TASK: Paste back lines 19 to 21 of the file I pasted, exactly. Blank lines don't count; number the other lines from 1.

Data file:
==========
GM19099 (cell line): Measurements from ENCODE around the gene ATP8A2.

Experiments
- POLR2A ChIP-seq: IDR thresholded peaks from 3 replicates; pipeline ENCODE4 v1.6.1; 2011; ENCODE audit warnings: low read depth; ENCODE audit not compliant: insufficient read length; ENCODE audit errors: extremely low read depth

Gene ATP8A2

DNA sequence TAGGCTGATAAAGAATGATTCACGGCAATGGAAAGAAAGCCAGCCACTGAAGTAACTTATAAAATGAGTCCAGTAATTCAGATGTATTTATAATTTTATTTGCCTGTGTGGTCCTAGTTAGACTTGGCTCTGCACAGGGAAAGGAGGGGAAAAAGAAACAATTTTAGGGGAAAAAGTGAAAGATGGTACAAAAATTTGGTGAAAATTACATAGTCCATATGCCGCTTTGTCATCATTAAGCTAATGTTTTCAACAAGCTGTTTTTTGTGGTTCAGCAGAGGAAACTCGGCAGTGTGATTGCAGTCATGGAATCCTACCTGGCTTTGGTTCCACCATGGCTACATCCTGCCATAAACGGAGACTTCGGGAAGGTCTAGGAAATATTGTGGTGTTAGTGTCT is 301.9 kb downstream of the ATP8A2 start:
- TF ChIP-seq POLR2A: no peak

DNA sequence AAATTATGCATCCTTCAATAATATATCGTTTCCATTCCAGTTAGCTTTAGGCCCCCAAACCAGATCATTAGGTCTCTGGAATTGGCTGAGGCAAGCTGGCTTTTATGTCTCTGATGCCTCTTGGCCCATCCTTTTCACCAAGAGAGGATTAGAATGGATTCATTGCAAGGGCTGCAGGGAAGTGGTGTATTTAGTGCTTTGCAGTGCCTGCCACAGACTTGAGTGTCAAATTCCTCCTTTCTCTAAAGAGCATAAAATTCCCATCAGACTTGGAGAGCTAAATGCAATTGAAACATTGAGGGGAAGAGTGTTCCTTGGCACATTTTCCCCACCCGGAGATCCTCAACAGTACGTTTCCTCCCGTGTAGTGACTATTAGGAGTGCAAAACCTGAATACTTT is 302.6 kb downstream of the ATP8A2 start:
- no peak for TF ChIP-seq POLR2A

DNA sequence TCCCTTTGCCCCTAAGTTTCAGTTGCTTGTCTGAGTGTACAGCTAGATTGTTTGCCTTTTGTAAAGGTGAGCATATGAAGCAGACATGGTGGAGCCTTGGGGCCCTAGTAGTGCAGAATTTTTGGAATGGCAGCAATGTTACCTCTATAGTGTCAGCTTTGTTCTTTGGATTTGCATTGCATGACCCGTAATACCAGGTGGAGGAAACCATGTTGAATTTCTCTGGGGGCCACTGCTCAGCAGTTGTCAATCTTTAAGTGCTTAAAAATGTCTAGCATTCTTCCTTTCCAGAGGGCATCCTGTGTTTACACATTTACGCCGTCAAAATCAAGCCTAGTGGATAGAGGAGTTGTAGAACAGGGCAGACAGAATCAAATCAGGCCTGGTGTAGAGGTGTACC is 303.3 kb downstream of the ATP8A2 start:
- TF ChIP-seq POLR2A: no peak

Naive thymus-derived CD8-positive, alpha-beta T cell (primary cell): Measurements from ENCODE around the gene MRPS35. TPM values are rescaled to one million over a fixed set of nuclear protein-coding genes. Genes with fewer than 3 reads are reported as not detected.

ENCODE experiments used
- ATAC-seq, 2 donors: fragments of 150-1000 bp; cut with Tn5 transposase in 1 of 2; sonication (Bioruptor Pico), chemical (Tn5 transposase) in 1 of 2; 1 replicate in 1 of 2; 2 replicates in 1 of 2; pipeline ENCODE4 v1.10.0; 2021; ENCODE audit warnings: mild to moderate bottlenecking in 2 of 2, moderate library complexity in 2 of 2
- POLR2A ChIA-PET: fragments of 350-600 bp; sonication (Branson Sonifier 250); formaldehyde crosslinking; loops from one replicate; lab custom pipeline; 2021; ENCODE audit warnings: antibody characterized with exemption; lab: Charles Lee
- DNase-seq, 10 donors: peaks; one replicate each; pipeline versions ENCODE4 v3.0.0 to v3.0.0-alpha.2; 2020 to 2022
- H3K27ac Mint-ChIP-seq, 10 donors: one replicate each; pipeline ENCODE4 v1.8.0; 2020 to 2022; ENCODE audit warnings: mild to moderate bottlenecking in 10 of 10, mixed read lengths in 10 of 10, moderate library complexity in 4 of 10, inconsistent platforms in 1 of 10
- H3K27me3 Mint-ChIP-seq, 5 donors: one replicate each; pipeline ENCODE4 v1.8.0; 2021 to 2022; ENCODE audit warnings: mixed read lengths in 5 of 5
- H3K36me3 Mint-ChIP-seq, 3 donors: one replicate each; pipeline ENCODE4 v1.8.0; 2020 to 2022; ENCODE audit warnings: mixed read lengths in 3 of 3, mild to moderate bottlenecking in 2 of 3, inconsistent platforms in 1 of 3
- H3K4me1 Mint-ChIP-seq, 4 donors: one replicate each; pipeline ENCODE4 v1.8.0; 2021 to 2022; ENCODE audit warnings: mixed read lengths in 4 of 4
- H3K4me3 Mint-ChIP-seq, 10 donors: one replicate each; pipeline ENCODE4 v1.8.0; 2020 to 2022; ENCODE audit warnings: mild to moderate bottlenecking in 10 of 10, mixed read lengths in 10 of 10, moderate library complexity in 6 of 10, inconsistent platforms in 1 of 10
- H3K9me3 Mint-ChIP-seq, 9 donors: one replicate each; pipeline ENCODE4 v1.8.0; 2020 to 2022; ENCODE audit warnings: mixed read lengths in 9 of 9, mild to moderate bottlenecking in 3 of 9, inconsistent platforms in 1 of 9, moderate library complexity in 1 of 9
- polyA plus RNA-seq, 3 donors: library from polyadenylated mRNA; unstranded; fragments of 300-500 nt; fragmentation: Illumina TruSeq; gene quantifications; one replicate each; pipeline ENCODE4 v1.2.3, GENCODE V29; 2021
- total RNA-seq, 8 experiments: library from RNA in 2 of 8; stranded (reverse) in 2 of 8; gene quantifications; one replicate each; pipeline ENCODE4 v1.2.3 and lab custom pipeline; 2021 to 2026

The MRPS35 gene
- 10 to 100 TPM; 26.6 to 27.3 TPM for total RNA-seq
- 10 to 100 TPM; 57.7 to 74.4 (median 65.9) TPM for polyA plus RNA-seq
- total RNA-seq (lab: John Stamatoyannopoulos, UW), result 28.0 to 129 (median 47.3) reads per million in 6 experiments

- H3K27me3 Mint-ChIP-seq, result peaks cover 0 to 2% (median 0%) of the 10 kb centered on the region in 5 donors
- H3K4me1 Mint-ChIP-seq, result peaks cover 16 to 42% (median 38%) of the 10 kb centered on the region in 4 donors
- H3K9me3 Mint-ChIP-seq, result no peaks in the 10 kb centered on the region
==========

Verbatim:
- H3K4me1 Mint-ChIP-seq, 4 donors: one replicate each; pipeline ENCODE4 v1.8.0; 2021 to 2022; ENCODE audit warnings: mixed read lengths in 4 of 4
- H3K4me3 Mint-ChIP-seq, 10 donors: one replicate each; pipeline ENCODE4 v1.8.0; 2020 to 2022; ENCODE audit warnings: mild to moderate bottlenecking in 10 of 10, mixed read lengths in 10 of 10, moderate library complexity in 6 of 10, inconsistent platforms in 1 of 10
- H3K9me3 Mint-ChIP-seq, 9 donors: one replicate each; pipeline ENCODE4 v1.8.0; 2020 to 2022; ENCODE audit warnings: mixed read lengths in 9 of 9, mild to moderate bottlenecking in 3 of 9, inconsistent platforms in 1 of 9, moderate library complexity in 1 of 9